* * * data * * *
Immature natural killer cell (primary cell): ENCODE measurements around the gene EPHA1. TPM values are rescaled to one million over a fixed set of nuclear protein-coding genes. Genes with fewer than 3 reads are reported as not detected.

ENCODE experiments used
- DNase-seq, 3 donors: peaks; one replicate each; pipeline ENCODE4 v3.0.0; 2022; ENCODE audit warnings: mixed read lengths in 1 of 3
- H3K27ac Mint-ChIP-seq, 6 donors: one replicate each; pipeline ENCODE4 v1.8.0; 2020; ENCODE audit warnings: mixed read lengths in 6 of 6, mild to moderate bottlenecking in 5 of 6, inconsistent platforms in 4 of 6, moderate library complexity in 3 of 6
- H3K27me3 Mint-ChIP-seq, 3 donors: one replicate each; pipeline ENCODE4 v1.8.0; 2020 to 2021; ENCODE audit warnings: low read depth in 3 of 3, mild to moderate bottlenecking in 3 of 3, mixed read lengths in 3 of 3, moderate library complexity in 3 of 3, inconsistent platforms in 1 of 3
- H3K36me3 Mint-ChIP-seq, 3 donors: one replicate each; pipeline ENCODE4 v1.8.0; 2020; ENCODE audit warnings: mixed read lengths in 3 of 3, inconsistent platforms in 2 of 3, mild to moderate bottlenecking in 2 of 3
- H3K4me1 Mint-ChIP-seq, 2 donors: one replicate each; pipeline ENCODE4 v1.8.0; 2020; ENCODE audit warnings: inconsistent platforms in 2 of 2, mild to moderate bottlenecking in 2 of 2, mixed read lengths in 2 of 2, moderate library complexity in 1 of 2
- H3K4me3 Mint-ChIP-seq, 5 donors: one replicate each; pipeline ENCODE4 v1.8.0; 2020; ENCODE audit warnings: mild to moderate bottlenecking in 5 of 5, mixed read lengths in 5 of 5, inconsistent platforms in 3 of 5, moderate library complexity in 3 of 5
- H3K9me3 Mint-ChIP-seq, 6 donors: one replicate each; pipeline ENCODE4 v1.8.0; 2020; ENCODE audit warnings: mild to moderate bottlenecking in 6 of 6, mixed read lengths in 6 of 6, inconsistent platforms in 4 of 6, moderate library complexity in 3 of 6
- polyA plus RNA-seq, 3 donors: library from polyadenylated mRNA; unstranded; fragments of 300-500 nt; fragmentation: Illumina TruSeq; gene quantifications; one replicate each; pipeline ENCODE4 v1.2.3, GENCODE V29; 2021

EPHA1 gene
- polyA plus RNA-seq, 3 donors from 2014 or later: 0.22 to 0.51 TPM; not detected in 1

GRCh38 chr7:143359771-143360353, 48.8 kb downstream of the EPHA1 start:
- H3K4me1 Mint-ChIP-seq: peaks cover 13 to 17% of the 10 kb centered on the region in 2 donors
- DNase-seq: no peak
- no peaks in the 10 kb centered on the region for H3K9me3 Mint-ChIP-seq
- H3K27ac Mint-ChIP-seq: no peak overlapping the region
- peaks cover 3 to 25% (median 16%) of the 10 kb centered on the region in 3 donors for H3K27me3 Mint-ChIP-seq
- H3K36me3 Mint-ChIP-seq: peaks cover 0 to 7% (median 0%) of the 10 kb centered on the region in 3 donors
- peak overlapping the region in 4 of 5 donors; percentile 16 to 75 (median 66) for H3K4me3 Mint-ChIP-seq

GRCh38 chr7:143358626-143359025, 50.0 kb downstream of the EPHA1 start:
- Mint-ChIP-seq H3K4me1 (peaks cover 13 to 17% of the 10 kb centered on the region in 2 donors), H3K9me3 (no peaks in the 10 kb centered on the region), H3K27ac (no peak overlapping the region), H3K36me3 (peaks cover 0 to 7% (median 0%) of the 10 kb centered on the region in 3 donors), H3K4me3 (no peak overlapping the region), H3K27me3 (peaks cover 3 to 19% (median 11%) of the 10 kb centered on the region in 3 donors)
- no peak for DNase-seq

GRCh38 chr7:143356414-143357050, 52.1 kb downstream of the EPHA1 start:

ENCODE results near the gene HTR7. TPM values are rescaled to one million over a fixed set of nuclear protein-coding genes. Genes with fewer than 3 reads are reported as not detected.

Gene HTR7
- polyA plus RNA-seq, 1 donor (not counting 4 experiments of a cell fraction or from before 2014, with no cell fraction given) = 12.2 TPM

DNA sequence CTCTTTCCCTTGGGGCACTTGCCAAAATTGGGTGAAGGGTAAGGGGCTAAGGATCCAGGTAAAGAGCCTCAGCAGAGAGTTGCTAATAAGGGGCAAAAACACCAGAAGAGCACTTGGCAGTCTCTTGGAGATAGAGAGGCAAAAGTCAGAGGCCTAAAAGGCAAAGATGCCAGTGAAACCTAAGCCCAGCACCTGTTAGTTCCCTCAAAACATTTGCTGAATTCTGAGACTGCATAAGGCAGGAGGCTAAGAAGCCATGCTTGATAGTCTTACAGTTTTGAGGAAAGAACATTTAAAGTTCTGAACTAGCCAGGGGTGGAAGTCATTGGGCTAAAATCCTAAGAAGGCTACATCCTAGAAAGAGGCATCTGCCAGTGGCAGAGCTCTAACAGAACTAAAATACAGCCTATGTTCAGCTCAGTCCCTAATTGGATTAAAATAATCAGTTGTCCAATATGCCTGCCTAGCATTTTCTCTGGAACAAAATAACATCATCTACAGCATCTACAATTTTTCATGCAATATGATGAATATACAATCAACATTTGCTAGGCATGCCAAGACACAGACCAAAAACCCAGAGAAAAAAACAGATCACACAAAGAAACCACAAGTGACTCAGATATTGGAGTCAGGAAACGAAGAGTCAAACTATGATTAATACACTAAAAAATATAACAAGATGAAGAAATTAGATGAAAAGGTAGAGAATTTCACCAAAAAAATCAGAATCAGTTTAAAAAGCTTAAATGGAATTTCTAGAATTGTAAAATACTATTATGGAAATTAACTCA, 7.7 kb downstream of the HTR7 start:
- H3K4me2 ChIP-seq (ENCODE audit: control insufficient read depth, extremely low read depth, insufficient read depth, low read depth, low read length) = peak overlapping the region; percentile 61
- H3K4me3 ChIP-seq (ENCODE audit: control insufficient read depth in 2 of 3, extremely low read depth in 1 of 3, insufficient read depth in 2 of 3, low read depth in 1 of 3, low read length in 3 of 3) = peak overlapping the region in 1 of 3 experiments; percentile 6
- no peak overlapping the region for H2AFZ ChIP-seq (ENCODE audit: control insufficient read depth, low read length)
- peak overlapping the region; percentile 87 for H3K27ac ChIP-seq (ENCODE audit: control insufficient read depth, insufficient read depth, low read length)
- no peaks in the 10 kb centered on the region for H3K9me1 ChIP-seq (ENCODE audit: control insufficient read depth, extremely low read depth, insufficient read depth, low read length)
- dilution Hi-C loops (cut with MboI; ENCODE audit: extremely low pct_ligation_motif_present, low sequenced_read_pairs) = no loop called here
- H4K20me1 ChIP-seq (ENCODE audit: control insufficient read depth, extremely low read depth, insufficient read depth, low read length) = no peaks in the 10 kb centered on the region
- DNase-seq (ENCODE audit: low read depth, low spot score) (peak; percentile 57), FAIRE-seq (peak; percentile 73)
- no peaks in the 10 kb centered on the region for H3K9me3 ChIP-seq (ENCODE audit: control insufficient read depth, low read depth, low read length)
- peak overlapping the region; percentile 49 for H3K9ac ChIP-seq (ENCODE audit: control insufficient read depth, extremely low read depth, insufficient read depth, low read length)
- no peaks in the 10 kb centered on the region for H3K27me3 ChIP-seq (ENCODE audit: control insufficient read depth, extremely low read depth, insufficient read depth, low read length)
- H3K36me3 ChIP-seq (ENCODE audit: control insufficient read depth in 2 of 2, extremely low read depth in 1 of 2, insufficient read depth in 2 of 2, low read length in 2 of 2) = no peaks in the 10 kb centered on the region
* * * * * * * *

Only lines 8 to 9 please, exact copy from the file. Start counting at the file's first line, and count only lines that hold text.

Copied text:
- H3K4me3 Mint-ChIP-seq, 5 donors: one replicate each; pipeline ENCODE4 v1.8.0; 2020; ENCODE audit warnings: mild to moderate bottlenecking in 5 of 5, mixed read lengths in 5 of 5, inconsistent platforms in 3 of 5, moderate library complexity in 3 of 5
- H3K9me3 Mint-ChIP-seq, 6 donors: one replicate each; pipeline ENCODE4 v1.8.0; 2020; ENCODE audit warnings: mild to moderate bottlenecking in 6 of 6, mixed read lengths in 6 of 6, inconsistent platforms in 4 of 6, moderate library complexity in 3 of 6